I’m not saying that anyone should have “carte blanche” to do anything they want. The rule that “My rights end where your nose begins”, is very valid. But we as a society need to give our producers room to do their thing. We need to recognize that if we want to eat a hamburger, we may have to smell some manure. If we want oak cabinets, a tree will need to be cut down. If we want to use energy, there will be some extraction and processing impacts. Etc. Etc. Let’s get real!

As things stand now, the farmers don’t want new houses in the open places. The hunters, loggers, and hikers don’t want new houses in the wooded areas. The hard core environmentalists seem to think that we should all just hover and never touch down. These all seem to be valid views but there is definitely no way to accommodate them all. Wouldn’t the prudent thing be to allow the person paying taxes on the property make the decisions on it’s use? “But we need a plan!” you say? Zoning is not the answer. It is like automotive antifreeze. It looks good, it smells good, it tastes good. But it is sickening if ingested and enough of it will kill you. Freedom empowers. Regulation enslaves. The ultimate costs of limiting freedom far outweigh the temporary benefits.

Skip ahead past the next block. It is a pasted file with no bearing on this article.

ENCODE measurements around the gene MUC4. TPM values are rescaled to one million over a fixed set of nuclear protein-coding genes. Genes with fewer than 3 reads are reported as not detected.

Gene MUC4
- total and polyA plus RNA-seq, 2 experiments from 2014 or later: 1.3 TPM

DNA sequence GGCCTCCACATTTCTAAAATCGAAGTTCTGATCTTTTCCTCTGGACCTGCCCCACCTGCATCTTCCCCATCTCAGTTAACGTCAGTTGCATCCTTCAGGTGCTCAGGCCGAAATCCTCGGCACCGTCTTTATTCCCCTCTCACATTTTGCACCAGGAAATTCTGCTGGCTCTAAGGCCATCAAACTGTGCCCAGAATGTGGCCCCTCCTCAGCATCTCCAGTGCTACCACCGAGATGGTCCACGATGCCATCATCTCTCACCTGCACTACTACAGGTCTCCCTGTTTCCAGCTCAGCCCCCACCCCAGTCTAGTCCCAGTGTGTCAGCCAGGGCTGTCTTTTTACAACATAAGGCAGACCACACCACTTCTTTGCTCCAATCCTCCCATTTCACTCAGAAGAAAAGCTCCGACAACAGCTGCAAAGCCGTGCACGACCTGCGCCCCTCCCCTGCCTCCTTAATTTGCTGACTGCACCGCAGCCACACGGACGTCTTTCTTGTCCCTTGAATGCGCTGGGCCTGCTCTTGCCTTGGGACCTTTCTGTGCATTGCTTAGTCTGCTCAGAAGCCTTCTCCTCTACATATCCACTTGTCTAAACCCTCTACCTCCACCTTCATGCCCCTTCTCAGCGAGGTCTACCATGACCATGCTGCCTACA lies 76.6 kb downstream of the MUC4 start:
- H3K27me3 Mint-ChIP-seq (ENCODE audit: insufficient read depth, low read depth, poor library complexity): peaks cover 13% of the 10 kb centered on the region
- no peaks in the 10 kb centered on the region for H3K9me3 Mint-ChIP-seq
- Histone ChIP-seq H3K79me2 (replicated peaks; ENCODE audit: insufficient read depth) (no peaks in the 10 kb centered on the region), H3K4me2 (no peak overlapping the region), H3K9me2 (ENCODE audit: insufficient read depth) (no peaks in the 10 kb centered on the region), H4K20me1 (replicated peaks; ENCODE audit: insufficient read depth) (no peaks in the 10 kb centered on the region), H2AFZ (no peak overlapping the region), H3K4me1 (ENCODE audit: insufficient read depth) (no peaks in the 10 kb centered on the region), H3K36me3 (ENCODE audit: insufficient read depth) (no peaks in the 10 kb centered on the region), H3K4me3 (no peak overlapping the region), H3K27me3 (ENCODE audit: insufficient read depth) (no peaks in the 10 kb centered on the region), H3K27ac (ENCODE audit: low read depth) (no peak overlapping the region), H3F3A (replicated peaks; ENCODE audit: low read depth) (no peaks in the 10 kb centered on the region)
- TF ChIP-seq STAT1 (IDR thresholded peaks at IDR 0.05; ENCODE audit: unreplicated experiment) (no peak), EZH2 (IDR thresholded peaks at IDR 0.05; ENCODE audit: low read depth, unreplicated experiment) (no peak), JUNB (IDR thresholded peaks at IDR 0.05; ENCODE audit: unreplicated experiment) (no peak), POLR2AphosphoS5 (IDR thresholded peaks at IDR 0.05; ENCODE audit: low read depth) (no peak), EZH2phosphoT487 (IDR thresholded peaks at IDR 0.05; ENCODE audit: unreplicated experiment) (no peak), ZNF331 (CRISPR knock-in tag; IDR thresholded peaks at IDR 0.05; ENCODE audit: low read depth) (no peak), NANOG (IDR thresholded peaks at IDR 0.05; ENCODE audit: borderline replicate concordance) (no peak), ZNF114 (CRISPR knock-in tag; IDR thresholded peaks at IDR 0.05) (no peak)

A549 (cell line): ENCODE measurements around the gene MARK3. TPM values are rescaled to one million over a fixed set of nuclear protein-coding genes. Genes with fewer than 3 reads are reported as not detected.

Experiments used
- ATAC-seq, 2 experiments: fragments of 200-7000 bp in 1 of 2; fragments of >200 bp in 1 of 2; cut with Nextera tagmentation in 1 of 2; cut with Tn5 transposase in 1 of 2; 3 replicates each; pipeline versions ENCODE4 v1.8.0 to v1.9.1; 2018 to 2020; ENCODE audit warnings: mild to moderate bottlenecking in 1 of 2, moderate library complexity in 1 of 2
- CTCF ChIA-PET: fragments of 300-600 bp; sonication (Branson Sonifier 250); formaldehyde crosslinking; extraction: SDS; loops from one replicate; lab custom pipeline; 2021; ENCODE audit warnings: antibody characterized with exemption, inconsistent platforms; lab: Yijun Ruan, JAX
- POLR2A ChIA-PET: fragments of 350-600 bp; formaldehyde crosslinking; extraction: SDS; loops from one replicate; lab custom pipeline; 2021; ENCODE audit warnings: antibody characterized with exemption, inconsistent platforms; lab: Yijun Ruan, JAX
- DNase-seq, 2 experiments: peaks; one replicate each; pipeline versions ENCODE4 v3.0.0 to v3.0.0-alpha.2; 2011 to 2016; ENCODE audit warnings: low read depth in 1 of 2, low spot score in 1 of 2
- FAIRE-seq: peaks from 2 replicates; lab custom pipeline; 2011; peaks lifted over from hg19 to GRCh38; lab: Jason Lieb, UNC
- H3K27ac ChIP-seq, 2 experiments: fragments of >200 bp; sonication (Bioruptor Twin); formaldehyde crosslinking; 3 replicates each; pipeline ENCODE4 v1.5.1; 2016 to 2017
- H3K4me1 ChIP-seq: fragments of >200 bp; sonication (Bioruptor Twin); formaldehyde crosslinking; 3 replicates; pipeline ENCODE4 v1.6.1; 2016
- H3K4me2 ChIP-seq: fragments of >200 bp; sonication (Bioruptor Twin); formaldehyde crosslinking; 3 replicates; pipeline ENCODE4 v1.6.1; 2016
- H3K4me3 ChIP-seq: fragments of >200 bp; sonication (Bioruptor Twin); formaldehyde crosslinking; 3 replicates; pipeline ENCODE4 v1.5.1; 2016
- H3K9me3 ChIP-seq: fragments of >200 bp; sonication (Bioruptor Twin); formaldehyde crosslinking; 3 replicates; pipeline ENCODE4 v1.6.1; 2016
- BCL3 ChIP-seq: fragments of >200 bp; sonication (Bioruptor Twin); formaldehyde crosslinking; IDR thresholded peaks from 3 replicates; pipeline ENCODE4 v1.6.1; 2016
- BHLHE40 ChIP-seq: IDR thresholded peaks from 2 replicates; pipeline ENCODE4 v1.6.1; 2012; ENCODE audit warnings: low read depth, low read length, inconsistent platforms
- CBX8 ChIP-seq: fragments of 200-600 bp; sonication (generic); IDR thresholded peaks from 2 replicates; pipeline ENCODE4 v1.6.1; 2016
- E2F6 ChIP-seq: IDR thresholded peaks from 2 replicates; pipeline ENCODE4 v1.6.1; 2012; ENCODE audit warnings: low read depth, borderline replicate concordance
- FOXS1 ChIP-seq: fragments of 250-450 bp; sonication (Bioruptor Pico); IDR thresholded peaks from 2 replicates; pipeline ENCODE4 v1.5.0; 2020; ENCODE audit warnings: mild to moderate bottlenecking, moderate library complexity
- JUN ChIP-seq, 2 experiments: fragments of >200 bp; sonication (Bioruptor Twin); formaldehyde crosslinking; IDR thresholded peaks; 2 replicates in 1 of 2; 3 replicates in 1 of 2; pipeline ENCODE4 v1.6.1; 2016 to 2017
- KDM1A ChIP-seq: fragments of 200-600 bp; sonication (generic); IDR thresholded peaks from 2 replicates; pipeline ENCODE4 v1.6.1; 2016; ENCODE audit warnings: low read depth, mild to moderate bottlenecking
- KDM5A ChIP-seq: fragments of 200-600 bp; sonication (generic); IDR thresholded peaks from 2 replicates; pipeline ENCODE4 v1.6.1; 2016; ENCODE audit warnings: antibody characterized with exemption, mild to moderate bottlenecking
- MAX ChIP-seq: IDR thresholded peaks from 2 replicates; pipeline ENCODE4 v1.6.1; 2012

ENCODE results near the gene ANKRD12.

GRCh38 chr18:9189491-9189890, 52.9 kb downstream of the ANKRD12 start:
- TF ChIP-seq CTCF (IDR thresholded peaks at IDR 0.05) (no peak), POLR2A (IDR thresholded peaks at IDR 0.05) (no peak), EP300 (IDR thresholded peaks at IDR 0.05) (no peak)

There are a lot of people who are reading this who agree with my ideas but who have become discouraged of ever heading the monster off. I would like to provide some hope for you. Since 1987 there have been a number of supreme court decisions which have reaffirmed the position of private property rights. Also, a major property rights initiative has been passed in (of all places) Oregon. My feeling is that zoning is like a brontosaurus whose body is dying but the message hasn’t gotten down that long neck to the tiny brain yet.

Another consideration is to remind you that the freedoms which we enjoy were purchased and preserved at great cost by our forefathers. Will this generation disregard that sacrifice and dishonor their memory by relinquishing them? When I see a picture of an American citizen burning our flag, my gut reaction is that it would be “good” if he were punished. Then reason kicks in and I realize that to accomplish this “good” thing, that which is “precious”, his right of free expression, must be abandoned. Any man who trades that which is “precious” for that which is merely “good” strikes a poor bargain.

As a Christian, I understand that the freedoms we enjoy as Americans were provided by God. My feeling is that if I fight the erosion of those freedoms, I support His wise provision. God forbid that I should ever be involved in reducing these gifts.

A very well researched book on this topic is “Property and Freedom-The Constitution, The Courts, and Land-Use Regulation” by Prof. Bernard H. Siegan.

Please educate yourself and be active in this area. The opportunities available for your children and grandchildren and, indeed, the future of our nation hang in the balance.

Kent Erding lives in the village of Fillmore.